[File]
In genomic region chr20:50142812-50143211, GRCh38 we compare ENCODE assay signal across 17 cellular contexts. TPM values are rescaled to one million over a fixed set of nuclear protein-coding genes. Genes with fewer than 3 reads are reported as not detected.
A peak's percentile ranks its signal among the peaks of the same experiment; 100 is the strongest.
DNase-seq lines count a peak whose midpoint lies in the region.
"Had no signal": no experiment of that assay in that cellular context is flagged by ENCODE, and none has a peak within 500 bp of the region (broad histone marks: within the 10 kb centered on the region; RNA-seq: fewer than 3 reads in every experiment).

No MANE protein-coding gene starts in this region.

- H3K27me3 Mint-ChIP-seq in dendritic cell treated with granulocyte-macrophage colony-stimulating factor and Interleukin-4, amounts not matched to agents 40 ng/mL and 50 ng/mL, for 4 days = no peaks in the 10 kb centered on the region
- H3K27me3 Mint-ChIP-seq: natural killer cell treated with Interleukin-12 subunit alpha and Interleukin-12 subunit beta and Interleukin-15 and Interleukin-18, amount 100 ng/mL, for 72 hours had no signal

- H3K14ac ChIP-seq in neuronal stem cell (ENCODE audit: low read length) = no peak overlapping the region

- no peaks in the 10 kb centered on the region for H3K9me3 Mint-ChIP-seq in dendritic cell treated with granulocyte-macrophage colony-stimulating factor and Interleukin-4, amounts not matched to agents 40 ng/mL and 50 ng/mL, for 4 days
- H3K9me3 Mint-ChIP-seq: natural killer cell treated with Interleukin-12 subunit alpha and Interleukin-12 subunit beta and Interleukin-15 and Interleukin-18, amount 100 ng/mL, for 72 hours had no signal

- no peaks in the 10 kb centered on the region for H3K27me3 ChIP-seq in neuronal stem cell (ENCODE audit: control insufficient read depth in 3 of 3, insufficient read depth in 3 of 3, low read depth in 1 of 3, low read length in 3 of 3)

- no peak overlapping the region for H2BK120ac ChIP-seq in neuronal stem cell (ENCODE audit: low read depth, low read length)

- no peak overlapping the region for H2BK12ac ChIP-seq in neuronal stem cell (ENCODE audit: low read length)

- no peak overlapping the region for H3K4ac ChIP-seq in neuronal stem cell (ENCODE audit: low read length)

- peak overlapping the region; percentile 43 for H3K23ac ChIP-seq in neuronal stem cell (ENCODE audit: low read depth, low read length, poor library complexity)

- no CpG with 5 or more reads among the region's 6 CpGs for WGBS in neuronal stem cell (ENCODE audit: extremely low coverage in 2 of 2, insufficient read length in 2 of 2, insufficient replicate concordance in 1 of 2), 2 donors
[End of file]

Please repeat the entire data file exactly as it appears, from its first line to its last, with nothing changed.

In genomic region chr20:50142812-50143211, GRCh38 we compare ENCODE assay signal across 17 cellular contexts. TPM values are rescaled to one million over a fixed set of nuclear protein-coding genes. Genes with fewer than 3 reads are reported as not detected.
A peak's percentile ranks its signal among the peaks of the same experiment; 100 is the strongest.
DNase-seq lines count a peak whose midpoint lies in the region.
"Had no signal": no experiment of that assay in that cellular context is flagged by ENCODE, and none has a peak within 500 bp of the region (broad histone marks: within the 10 kb centered on the region; RNA-seq: fewer than 3 reads in every experiment).

No MANE protein-coding gene starts in this region.

- H3K27me3 Mint-ChIP-seq in dendritic cell treated with granulocyte-macrophage colony-stimulating factor and Interleukin-4, amounts not matched to agents 40 ng/mL and 50 ng/mL, for 4 days = no peaks in the 10 kb centered on the region
- H3K27me3 Mint-ChIP-seq: natural killer cell treated with Interleukin-12 subunit alpha and Interleukin-12 subunit beta and Interleukin-15 and Interleukin-18, amount 100 ng/mL, for 72 hours had no signal

- H3K14ac ChIP-seq in neuronal stem cell (ENCODE audit: low read length) = no peak overlapping the region

- no peaks in the 10 kb centered on the region for H3K9me3 Mint-ChIP-seq in dendritic cell treated with granulocyte-macrophage colony-stimulating factor and Interleukin-4, amounts not matched to agents 40 ng/mL and 50 ng/mL, for 4 days
- H3K9me3 Mint-ChIP-seq: natural killer cell treated with Interleukin-12 subunit alpha and Interleukin-12 subunit beta and Interleukin-15 and Interleukin-18, amount 100 ng/mL, for 72 hours had no signal

- no peaks in the 10 kb centered on the region for H3K27me3 ChIP-seq in neuronal stem cell (ENCODE audit: control insufficient read depth in 3 of 3, insufficient read depth in 3 of 3, low read depth in 1 of 3, low read length in 3 of 3)

- no peak overlapping the region for H2BK120ac ChIP-seq in neuronal stem cell (ENCODE audit: low read depth, low read length)

- no peak overlapping the region for H2BK12ac ChIP-seq in neuronal stem cell (ENCODE audit: low read length)

- no peak overlapping the region for H3K4ac ChIP-seq in neuronal stem cell (ENCODE audit: low read length)

- peak overlapping the region; percentile 43 for H3K23ac ChIP-seq in neuronal stem cell (ENCODE audit: low read depth, low read length, poor library complexity)

- no CpG with 5 or more reads among the region's 6 CpGs for WGBS in neuronal stem cell (ENCODE audit: extremely low coverage in 2 of 2, insufficient read length in 2 of 2, insufficient replicate concordance in 1 of 2), 2 donors